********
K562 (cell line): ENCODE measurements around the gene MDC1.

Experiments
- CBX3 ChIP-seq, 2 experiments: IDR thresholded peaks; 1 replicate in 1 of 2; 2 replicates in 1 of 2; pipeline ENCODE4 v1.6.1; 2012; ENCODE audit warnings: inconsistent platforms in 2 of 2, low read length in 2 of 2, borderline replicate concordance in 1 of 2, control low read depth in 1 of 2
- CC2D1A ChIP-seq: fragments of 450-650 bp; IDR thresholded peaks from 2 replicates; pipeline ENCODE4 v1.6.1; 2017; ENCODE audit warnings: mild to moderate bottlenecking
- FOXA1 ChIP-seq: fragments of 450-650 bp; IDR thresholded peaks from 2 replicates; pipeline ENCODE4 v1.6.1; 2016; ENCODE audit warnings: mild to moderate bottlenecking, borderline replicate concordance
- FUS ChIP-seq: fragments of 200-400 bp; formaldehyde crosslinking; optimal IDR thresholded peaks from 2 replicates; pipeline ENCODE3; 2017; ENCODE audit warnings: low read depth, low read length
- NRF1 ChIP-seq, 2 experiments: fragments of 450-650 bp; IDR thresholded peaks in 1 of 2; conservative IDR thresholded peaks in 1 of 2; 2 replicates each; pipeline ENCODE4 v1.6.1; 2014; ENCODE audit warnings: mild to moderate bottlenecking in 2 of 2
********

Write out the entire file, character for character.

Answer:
K562 (cell line): ENCODE measurements around the gene MDC1.

Experiments
- CBX3 ChIP-seq, 2 experiments: IDR thresholded peaks; 1 replicate in 1 of 2; 2 replicates in 1 of 2; pipeline ENCODE4 v1.6.1; 2012; ENCODE audit warnings: inconsistent platforms in 2 of 2, low read length in 2 of 2, borderline replicate concordance in 1 of 2, control low read depth in 1 of 2
- CC2D1A ChIP-seq: fragments of 450-650 bp; IDR thresholded peaks from 2 replicates; pipeline ENCODE4 v1.6.1; 2017; ENCODE audit warnings: mild to moderate bottlenecking
- FOXA1 ChIP-seq: fragments of 450-650 bp; IDR thresholded peaks from 2 replicates; pipeline ENCODE4 v1.6.1; 2016; ENCODE audit warnings: mild to moderate bottlenecking, borderline replicate concordance
- FUS ChIP-seq: fragments of 200-400 bp; formaldehyde crosslinking; optimal IDR thresholded peaks from 2 replicates; pipeline ENCODE3; 2017; ENCODE audit warnings: low read depth, low read length
- NRF1 ChIP-seq, 2 experiments: fragments of 450-650 bp; IDR thresholded peaks in 1 of 2; conservative IDR thresholded peaks in 1 of 2; 2 replicates each; pipeline ENCODE4 v1.6.1; 2014; ENCODE audit warnings: mild to moderate bottlenecking in 2 of 2